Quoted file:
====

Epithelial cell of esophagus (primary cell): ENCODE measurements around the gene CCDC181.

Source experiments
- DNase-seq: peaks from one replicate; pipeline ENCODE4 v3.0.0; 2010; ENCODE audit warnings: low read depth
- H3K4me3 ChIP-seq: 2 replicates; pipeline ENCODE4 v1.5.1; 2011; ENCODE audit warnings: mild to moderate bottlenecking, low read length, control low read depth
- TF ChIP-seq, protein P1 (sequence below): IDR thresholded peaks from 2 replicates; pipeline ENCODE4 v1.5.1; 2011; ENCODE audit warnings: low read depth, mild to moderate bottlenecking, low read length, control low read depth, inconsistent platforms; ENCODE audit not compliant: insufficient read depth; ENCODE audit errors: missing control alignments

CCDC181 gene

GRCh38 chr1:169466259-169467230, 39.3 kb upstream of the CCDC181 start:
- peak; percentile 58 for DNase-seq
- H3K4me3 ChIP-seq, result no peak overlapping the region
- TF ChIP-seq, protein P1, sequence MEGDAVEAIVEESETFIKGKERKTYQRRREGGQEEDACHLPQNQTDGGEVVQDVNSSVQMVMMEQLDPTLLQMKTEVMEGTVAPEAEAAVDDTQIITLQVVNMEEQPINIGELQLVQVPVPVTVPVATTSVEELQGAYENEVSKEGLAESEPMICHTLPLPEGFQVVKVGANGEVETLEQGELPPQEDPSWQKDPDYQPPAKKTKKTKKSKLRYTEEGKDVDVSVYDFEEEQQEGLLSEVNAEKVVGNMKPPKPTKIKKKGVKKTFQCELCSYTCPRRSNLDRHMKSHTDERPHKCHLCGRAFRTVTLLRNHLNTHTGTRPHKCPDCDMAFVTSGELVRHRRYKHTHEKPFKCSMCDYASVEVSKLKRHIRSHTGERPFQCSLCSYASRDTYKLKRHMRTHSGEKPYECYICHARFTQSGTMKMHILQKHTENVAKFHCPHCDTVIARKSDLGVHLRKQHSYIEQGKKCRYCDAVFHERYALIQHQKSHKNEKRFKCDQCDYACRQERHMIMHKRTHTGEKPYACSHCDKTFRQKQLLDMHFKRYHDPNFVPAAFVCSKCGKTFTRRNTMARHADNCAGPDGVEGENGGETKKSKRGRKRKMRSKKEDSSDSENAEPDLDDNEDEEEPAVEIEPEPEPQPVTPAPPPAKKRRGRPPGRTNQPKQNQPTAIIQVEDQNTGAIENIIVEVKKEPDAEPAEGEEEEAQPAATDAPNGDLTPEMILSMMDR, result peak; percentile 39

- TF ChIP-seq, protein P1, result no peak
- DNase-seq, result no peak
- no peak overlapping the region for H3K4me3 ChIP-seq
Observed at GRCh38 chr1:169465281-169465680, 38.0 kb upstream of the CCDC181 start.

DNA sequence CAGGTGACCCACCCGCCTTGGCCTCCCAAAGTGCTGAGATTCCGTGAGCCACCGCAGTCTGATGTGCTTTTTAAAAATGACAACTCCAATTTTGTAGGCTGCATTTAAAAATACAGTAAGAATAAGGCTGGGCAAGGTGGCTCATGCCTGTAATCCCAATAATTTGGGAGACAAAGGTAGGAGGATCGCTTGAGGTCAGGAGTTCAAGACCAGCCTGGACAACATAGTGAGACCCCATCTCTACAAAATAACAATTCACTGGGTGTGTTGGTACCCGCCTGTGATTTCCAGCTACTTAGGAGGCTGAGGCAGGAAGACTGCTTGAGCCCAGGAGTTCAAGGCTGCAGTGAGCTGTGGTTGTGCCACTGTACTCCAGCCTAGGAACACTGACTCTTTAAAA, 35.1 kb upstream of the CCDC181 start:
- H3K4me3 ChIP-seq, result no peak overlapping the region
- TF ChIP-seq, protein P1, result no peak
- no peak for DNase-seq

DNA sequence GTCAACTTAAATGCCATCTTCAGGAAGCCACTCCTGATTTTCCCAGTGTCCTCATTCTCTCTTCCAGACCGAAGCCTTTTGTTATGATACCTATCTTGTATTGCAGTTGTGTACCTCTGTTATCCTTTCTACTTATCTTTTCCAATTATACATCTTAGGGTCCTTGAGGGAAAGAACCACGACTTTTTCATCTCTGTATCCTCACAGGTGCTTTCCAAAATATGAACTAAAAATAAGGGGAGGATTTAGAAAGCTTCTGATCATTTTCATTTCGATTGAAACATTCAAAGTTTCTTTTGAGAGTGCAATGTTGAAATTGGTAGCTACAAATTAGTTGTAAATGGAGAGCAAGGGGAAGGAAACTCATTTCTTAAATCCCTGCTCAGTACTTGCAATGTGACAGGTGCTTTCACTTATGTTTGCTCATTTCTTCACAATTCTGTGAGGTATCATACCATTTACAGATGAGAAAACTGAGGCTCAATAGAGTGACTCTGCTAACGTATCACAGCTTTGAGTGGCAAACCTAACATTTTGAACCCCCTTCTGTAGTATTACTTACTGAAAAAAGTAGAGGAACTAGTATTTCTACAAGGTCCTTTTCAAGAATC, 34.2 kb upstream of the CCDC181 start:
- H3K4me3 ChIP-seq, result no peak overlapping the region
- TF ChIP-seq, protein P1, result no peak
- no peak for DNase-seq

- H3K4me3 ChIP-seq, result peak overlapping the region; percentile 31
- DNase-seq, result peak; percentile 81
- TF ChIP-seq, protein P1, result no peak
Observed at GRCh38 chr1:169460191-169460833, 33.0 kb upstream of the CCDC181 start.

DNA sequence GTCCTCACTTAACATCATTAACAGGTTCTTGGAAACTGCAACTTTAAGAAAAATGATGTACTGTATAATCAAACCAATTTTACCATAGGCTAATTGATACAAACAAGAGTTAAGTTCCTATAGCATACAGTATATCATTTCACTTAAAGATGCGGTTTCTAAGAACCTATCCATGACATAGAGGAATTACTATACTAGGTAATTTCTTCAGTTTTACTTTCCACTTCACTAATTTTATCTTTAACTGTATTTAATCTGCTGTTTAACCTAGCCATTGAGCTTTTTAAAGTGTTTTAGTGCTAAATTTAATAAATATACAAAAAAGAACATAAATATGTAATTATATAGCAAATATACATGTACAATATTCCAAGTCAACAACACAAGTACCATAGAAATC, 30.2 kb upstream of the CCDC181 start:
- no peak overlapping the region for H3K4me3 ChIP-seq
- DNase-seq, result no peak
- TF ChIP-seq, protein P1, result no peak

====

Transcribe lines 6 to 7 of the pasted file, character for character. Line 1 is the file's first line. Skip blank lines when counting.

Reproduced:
CCDC181 gene

GRCh38 chr1:169466259-169467230, 39.3 kb upstream of the CCDC181 start: